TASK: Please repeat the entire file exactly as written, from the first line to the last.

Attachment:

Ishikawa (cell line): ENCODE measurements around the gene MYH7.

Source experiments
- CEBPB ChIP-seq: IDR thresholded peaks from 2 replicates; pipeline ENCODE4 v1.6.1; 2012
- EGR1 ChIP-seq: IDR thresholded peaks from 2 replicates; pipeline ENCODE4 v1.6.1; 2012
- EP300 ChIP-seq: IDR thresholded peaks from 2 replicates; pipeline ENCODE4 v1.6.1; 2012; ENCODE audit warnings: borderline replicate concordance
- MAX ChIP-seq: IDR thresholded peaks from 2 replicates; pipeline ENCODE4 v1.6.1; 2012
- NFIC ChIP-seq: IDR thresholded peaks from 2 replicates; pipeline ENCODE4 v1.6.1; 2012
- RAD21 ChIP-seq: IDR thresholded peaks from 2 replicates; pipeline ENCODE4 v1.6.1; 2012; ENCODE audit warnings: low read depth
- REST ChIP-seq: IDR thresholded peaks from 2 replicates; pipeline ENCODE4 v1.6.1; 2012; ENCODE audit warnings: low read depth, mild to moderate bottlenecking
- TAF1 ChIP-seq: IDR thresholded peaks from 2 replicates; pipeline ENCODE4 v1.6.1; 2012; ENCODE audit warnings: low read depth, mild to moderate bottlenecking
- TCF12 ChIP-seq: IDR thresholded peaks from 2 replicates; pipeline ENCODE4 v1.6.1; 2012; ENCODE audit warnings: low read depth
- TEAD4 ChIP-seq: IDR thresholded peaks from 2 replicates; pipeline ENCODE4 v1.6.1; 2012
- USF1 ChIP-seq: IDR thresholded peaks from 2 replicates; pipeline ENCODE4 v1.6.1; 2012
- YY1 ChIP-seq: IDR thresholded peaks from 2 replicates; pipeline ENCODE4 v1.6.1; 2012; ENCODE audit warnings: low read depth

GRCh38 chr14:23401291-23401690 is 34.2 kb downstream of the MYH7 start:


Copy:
Ishikawa (cell line): ENCODE measurements around the gene MYH7.

Source experiments
- CEBPB ChIP-seq: IDR thresholded peaks from 2 replicates; pipeline ENCODE4 v1.6.1; 2012
- EGR1 ChIP-seq: IDR thresholded peaks from 2 replicates; pipeline ENCODE4 v1.6.1; 2012
- EP300 ChIP-seq: IDR thresholded peaks from 2 replicates; pipeline ENCODE4 v1.6.1; 2012; ENCODE audit warnings: borderline replicate concordance
- MAX ChIP-seq: IDR thresholded peaks from 2 replicates; pipeline ENCODE4 v1.6.1; 2012
- NFIC ChIP-seq: IDR thresholded peaks from 2 replicates; pipeline ENCODE4 v1.6.1; 2012
- RAD21 ChIP-seq: IDR thresholded peaks from 2 replicates; pipeline ENCODE4 v1.6.1; 2012; ENCODE audit warnings: low read depth
- REST ChIP-seq: IDR thresholded peaks from 2 replicates; pipeline ENCODE4 v1.6.1; 2012; ENCODE audit warnings: low read depth, mild to moderate bottlenecking
- TAF1 ChIP-seq: IDR thresholded peaks from 2 replicates; pipeline ENCODE4 v1.6.1; 2012; ENCODE audit warnings: low read depth, mild to moderate bottlenecking
- TCF12 ChIP-seq: IDR thresholded peaks from 2 replicates; pipeline ENCODE4 v1.6.1; 2012; ENCODE audit warnings: low read depth
- TEAD4 ChIP-seq: IDR thresholded peaks from 2 replicates; pipeline ENCODE4 v1.6.1; 2012
- USF1 ChIP-seq: IDR thresholded peaks from 2 replicates; pipeline ENCODE4 v1.6.1; 2012
- YY1 ChIP-seq: IDR thresholded peaks from 2 replicates; pipeline ENCODE4 v1.6.1; 2012; ENCODE audit warnings: low read depth

GRCh38 chr14:23401291-23401690 is 34.2 kb downstream of the MYH7 start: